The manor is a massive structure, built with white stone that seemed to gleam silver at night, the property surrounded by a black gate and vast grounds that stretched to the edge of a meander in the Thames River. It was built in the Palladian style, bearing a strong resemblance to classical Greek and Roman temples with its soaring pillars, multiple staircases, strong, symmetrical lines and clean columns.
A courtyard with a long gravel road flanked by trees led up to the house and had a circular drive in front of it. Stone paths then spread out from there and led through a network of gardens. Low hedges ran alongside the paths, while high hedges covered the formal gardens. It included an Italian garden, the circle lined with statues of classical heroes and figures of myth, great historians and statesmen, and poets and playwrights such as Venus, Caesar, Herodotus, Thucydides, Aristotle, Ovid, Homer, Virgil and Sophocles. Also found here is a wood-and-glass greenhouse with a cupola on the roof, a circular black ornamental pond, a white marble bench next to it, and a large folly shaped like a Greek temple and made of plaster.
One path that wound around the side of the house led to a wing. It ended at a tall and narrow entrance, with a strange symbol was carved into the door, that led to a long, narrow staircase that led upward into the ballroom.
The grand ballroom had a great crystal chandelier shaped like a spider. The walls were dark blue, and the room had French windows running along the side, opening into arches of curved stone balconies, looking out over a view of the gardens, as well as the river and the city. During the masquerade ball thrown in 1878, automatons lined the walls like decorative suits of armor, wearing the livery of the Lightwood household and an ouroboros over its left breast.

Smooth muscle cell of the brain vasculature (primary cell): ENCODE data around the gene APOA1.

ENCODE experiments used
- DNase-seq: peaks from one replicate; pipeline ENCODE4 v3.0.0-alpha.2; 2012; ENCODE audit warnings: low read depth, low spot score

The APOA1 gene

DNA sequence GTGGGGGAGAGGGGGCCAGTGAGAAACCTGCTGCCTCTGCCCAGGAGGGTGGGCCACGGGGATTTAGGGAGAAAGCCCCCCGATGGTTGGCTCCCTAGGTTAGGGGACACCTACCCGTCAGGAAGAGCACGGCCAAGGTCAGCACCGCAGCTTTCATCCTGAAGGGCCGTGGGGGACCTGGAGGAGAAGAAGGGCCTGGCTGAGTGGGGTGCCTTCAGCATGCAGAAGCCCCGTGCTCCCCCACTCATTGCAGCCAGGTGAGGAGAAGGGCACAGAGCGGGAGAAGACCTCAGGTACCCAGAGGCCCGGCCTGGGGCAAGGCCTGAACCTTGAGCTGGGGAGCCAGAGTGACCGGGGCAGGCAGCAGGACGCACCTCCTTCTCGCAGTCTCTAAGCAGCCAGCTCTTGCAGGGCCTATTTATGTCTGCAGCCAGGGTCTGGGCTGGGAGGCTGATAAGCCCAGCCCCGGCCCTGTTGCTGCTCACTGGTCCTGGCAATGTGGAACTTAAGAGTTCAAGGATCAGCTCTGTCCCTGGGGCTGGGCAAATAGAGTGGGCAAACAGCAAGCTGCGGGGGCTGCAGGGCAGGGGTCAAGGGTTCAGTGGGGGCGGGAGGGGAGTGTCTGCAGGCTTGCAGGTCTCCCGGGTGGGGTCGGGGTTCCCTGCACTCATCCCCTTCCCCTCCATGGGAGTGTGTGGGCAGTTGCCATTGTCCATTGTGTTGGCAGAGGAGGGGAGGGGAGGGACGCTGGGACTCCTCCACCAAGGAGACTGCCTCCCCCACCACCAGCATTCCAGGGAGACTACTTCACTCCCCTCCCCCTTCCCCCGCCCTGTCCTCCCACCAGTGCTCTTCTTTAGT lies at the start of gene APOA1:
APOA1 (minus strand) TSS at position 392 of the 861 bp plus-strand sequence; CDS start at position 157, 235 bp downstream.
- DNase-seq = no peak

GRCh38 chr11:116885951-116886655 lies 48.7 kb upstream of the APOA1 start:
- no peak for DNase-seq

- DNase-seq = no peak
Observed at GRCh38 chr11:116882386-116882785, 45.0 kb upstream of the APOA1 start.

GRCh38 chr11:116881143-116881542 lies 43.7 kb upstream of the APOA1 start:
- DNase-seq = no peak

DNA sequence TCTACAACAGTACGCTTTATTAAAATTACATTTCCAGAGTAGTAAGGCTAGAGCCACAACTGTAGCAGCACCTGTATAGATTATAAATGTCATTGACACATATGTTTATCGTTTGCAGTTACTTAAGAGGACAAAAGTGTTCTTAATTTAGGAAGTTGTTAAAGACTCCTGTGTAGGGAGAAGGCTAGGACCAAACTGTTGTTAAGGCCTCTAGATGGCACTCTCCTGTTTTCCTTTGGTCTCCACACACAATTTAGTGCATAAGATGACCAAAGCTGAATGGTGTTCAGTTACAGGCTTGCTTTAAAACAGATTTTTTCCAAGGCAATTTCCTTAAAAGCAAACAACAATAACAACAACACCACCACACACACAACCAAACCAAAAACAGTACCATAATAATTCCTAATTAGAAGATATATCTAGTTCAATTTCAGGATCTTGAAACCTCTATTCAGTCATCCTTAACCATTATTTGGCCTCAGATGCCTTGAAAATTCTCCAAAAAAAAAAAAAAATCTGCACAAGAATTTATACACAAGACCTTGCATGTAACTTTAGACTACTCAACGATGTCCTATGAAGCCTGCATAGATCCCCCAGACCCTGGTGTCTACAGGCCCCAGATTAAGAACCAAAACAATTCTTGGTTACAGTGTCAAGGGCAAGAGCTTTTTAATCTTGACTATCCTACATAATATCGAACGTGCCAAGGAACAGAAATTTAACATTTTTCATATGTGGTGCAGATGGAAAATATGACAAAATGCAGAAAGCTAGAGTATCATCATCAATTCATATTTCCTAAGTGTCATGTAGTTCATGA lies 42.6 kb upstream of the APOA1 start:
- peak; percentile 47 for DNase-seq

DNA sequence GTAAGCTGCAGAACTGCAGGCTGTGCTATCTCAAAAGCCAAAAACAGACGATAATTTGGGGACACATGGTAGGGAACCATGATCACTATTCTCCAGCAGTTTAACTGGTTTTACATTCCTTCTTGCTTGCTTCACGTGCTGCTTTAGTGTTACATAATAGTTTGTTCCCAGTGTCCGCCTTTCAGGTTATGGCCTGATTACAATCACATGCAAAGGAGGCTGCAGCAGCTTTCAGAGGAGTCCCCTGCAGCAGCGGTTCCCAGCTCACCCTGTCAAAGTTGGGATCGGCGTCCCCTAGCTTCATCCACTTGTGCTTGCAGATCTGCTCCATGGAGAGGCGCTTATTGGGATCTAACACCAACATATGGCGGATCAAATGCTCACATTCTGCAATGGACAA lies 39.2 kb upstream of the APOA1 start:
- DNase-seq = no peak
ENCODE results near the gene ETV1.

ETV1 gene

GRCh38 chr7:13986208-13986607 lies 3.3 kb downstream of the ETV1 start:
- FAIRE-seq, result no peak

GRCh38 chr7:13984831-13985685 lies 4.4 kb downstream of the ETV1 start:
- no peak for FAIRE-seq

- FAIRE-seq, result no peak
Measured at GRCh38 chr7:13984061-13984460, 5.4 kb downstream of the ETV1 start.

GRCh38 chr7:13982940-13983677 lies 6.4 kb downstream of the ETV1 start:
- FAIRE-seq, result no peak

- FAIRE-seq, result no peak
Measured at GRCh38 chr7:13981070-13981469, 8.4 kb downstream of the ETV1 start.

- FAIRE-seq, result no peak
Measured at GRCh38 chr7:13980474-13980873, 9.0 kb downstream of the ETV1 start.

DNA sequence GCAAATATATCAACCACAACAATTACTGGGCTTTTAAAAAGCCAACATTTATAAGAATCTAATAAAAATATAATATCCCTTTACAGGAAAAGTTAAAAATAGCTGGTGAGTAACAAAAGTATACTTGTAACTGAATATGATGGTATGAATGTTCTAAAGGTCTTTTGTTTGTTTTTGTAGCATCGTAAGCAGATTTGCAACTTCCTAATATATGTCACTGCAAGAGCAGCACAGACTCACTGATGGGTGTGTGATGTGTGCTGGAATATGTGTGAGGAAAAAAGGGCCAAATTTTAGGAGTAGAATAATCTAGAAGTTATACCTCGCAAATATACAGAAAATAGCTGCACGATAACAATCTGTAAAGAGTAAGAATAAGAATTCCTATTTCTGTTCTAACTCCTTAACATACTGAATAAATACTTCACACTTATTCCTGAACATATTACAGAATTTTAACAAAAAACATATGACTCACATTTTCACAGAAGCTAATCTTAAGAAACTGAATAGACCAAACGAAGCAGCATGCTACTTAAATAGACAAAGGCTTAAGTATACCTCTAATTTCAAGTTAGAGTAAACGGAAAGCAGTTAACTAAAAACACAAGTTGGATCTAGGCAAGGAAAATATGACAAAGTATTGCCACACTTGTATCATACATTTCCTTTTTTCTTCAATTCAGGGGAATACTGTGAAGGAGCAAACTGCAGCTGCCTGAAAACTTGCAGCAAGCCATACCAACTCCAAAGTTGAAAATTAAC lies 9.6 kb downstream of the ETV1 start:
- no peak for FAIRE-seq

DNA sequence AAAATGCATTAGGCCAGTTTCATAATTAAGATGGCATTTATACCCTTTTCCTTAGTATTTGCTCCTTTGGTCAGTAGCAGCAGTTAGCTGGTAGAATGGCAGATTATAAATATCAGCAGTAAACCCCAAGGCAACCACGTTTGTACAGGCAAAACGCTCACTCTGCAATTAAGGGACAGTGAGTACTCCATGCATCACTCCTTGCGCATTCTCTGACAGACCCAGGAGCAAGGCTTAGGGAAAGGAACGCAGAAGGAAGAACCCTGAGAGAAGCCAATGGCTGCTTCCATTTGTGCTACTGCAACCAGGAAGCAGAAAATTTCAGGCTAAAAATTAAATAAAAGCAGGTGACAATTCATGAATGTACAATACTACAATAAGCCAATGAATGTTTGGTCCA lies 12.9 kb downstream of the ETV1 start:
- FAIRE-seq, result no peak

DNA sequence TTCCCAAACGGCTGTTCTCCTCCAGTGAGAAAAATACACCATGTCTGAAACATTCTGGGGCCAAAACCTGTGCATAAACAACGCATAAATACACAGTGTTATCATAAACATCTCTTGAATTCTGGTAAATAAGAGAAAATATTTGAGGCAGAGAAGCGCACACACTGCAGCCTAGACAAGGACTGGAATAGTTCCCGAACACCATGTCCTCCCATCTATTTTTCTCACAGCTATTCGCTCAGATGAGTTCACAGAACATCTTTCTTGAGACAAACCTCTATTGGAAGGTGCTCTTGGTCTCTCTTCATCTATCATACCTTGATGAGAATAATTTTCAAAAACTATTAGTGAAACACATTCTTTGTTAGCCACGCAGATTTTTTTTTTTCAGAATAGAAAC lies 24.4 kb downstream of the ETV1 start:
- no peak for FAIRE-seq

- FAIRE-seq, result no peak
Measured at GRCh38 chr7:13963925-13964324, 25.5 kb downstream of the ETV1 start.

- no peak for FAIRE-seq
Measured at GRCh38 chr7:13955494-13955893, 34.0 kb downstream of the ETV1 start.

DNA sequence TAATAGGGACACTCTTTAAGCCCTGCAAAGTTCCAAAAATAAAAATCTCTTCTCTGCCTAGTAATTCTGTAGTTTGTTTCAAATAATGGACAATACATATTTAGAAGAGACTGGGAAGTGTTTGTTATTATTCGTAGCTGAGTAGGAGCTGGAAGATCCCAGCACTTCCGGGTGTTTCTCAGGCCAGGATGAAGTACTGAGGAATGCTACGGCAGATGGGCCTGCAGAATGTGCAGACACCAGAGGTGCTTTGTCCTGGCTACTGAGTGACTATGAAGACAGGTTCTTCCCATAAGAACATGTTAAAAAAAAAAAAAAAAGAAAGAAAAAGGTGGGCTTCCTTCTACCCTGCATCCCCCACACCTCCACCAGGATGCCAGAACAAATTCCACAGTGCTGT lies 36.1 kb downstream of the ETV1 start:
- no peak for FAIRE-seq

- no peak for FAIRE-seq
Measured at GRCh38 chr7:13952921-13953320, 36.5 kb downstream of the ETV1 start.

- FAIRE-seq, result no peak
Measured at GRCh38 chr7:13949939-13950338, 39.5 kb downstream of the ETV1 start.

The inside of the house itself, particularly the main wing, opened into a grand entryway floored with alternating squares of black and white marble. It had massive chandelier, high windows, long corridors with blue walls and dozens of gilt-framed etchings, and a massive curving staircase that led further up into the manor.
The library, which also served as Benedict Lightwood's office or study, is a big room with heavy curtains, green wallpaper, oil paintings of great ships of war, bookcases, a Persian rug, and a desk guarded by a guardian demon. Its wallpapers were ruined by Benedict during his last stages of astriola, where he had written sentences with large letters with his ichor.
In July 27, 1878, Benedict Lightwood threw a secret masquerade ball in the mansion to impress Mortmain. The party was attended by several demons and a number of Benedict's Nephilim friends. Nate Gray also attended the event and invited his "wife", Jessamine Lovelace. Tessa, Changed into Jessamine, Will, hiding behind his mask, and Magnus Bane, called by one of Camille's subjugates, came uninvited.
Approximately three months later, Benedict moved the household from Pimlico to Chiswick. There, he locked himself in his study for two weeks and underwent the last stage of his demon pox, transforming into a demonic worm. The demonic Benedict then escaped into the garden, devoured their servants and Rupert Blackthorn, and was later killed by the Shadowhunters of the London Institute. Much of the Italian garden was destroyed in the skirmish.